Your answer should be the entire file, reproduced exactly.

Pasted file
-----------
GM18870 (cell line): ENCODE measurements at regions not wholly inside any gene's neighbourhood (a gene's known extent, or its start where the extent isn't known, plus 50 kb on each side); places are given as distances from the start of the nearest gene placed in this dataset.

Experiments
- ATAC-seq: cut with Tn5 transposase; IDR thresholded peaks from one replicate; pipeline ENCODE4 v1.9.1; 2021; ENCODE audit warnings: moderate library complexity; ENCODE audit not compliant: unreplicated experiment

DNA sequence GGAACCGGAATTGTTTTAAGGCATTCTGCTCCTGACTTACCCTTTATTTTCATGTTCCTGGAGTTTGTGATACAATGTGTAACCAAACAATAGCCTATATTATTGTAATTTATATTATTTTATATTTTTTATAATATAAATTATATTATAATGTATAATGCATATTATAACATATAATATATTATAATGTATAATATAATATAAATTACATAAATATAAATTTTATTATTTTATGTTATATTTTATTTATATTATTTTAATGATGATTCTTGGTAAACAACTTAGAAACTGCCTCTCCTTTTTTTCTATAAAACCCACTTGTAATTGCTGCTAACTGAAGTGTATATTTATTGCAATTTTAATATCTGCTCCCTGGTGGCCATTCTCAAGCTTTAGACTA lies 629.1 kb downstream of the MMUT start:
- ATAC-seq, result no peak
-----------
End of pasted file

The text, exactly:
GM18870 (cell line): ENCODE measurements at regions not wholly inside any gene's neighbourhood (a gene's known extent, or its start where the extent isn't known, plus 50 kb on each side); places are given as distances from the start of the nearest gene placed in this dataset.

Experiments
- ATAC-seq: cut with Tn5 transposase; IDR thresholded peaks from one replicate; pipeline ENCODE4 v1.9.1; 2021; ENCODE audit warnings: moderate library complexity; ENCODE audit not compliant: unreplicated experiment

DNA sequence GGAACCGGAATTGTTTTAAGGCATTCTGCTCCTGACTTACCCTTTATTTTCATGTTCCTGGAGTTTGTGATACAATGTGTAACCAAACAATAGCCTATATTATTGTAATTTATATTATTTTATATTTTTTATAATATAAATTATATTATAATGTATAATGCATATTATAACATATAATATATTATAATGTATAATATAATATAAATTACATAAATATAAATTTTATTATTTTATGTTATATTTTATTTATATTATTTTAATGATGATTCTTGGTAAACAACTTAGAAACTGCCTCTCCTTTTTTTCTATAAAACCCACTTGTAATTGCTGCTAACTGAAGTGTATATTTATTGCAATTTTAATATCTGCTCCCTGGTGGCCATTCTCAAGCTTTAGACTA lies 629.1 kb downstream of the MMUT start:
- ATAC-seq, result no peak